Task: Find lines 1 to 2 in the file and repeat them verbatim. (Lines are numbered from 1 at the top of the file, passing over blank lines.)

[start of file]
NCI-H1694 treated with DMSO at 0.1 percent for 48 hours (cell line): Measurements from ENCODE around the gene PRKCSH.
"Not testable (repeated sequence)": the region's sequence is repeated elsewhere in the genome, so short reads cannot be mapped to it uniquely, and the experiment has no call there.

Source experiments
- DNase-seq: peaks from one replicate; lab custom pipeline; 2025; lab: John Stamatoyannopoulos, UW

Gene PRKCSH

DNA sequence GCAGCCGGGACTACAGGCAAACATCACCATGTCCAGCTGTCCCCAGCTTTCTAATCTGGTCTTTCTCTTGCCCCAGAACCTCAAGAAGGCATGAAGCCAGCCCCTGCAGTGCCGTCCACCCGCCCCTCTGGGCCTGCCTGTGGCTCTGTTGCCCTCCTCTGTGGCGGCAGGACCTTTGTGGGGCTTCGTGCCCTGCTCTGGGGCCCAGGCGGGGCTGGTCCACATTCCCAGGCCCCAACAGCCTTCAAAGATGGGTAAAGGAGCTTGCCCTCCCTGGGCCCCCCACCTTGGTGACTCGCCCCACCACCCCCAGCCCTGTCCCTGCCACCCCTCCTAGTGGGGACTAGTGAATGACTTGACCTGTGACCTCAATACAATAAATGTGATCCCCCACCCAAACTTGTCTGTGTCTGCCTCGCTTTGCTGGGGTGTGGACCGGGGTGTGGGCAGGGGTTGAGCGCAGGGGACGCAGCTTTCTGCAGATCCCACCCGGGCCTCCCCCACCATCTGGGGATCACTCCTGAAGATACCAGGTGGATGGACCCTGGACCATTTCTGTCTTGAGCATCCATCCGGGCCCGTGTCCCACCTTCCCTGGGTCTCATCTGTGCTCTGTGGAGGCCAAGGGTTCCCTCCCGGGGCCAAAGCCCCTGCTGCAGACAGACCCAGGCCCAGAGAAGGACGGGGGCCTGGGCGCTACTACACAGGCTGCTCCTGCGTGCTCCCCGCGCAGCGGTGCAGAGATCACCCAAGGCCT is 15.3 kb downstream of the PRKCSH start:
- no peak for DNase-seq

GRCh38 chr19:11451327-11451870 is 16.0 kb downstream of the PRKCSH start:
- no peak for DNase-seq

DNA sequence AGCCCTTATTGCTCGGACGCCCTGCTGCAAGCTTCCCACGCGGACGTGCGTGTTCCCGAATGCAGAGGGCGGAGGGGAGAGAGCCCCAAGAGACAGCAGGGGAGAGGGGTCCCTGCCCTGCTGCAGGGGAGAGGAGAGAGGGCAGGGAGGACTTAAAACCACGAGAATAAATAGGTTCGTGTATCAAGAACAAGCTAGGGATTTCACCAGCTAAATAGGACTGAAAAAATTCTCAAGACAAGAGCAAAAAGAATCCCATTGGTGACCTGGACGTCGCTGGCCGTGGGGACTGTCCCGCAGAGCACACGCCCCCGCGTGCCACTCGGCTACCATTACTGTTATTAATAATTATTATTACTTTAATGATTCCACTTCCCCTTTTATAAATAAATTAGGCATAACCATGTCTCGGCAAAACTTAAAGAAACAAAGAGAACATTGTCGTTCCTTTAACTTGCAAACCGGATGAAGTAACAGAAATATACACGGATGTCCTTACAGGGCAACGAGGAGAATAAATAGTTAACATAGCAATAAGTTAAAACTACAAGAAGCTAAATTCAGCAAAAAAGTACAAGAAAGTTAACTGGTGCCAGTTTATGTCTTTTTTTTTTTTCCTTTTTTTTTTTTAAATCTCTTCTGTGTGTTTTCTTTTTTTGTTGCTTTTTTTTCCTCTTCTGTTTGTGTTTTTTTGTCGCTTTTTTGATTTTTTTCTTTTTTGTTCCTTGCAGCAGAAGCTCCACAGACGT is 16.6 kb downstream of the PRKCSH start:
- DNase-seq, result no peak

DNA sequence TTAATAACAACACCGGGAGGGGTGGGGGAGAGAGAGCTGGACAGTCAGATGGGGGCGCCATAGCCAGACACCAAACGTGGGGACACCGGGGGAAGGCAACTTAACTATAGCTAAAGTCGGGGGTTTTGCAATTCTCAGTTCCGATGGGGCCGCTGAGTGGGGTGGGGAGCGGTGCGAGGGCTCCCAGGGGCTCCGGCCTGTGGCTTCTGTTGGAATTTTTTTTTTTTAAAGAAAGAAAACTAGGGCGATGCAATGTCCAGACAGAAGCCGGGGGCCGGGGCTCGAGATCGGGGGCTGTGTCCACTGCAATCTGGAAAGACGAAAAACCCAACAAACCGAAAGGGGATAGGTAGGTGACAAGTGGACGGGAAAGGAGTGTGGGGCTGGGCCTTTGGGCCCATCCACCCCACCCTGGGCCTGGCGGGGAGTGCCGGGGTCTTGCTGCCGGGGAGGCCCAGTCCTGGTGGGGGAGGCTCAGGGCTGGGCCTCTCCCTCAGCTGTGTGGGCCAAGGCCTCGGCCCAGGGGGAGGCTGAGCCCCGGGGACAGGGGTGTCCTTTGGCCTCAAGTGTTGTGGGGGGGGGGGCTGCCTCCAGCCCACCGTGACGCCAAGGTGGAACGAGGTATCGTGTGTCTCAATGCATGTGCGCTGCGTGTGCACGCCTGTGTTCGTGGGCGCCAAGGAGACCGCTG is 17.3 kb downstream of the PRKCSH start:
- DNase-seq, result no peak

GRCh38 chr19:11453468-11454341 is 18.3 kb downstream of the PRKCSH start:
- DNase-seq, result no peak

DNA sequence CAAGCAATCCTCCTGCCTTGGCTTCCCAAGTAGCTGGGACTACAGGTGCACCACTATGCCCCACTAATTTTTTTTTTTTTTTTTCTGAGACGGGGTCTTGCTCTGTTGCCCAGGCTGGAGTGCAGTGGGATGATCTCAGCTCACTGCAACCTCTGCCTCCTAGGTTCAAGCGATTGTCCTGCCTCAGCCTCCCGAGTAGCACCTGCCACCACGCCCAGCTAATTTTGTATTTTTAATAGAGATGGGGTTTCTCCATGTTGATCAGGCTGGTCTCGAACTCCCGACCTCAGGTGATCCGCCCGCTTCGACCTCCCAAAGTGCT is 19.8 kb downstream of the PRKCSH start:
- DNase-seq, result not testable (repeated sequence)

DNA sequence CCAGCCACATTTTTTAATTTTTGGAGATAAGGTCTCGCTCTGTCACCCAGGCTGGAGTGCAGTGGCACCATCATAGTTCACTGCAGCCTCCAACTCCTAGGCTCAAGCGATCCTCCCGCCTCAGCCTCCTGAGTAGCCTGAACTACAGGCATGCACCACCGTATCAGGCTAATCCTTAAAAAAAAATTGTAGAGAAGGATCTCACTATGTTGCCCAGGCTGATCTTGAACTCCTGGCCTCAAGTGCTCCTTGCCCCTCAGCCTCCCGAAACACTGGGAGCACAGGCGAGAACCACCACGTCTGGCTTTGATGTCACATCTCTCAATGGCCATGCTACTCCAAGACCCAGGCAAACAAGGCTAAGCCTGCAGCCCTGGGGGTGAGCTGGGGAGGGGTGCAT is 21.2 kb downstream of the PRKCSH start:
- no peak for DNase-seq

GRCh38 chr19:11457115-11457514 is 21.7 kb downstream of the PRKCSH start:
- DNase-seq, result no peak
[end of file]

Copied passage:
NCI-H1694 treated with DMSO at 0.1 percent for 48 hours (cell line): Measurements from ENCODE around the gene PRKCSH.
"Not testable (repeated sequence)": the region's sequence is repeated elsewhere in the genome, so short reads cannot be mapped to it uniquely, and the experiment has no call there.